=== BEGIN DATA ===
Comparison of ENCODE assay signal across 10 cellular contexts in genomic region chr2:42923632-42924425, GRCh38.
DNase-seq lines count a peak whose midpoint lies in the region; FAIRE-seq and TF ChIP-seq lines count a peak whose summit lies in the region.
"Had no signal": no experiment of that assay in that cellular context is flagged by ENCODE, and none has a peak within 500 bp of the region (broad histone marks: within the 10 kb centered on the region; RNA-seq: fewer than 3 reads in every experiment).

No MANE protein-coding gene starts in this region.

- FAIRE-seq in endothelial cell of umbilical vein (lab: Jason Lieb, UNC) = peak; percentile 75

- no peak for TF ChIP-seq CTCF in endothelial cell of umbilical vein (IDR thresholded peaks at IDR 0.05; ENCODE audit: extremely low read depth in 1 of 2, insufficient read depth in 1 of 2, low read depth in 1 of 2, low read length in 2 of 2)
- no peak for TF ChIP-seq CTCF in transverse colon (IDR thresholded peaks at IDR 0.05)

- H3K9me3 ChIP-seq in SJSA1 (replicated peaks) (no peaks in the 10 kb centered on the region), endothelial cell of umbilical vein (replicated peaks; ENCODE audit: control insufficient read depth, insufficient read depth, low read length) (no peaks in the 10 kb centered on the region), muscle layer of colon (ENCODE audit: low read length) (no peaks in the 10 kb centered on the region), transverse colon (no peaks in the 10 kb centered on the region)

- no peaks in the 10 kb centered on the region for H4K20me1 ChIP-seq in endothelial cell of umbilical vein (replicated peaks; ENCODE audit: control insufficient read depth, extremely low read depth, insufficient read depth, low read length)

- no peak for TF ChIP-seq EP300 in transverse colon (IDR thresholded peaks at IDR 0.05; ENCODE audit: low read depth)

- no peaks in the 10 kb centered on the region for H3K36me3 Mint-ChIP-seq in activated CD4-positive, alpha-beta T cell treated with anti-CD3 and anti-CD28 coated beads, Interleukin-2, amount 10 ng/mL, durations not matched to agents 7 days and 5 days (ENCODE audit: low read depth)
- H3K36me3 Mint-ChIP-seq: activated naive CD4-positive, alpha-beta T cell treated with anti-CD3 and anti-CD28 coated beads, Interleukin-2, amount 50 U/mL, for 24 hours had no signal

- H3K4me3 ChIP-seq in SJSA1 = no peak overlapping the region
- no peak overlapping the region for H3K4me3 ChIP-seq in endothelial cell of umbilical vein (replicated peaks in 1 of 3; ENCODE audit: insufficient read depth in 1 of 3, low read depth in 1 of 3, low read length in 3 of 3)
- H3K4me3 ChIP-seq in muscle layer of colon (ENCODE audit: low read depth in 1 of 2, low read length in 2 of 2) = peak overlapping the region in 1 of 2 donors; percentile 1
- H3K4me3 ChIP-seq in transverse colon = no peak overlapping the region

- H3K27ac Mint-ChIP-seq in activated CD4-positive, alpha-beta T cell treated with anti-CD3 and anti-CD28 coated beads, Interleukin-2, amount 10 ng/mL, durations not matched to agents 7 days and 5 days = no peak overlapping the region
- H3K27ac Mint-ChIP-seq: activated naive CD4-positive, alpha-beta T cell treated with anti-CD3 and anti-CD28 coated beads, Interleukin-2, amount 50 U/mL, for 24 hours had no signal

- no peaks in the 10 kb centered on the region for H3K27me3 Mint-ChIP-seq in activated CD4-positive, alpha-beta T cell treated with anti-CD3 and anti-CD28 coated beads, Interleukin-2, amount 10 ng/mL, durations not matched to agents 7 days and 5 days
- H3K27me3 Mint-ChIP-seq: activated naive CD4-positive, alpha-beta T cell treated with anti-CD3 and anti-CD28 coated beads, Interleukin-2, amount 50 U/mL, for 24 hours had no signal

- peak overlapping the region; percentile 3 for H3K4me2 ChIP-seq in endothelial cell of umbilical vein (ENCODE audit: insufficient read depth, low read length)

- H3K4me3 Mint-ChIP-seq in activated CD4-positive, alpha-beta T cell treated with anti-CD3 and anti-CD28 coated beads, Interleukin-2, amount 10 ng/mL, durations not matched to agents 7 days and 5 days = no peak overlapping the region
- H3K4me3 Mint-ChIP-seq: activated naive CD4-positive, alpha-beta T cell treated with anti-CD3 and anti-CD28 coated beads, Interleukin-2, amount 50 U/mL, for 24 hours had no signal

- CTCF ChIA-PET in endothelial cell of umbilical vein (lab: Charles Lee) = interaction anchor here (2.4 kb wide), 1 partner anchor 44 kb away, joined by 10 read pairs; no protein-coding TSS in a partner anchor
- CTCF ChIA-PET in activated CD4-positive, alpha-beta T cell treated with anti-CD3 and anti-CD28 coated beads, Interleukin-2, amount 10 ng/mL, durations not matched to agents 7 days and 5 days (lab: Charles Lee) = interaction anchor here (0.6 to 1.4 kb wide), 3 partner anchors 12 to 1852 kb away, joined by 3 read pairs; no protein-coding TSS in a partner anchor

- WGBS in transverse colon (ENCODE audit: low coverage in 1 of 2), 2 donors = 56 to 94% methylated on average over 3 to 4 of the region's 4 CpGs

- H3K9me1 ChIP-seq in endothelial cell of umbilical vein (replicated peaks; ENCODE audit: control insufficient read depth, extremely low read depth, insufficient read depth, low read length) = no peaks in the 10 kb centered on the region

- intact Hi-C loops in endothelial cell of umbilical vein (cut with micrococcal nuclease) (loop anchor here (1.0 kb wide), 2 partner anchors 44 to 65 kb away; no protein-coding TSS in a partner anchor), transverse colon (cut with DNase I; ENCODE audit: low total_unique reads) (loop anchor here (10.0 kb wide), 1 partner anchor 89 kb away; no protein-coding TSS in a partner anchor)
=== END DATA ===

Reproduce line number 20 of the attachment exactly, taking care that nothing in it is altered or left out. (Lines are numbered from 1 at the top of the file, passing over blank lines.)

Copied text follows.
- H3K27me3 Mint-ChIP-seq: activated naive CD4-positive, alpha-beta T cell treated with anti-CD3 and anti-CD28 coated beads, Interleukin-2, amount 50 U/mL, for 24 hours had no signal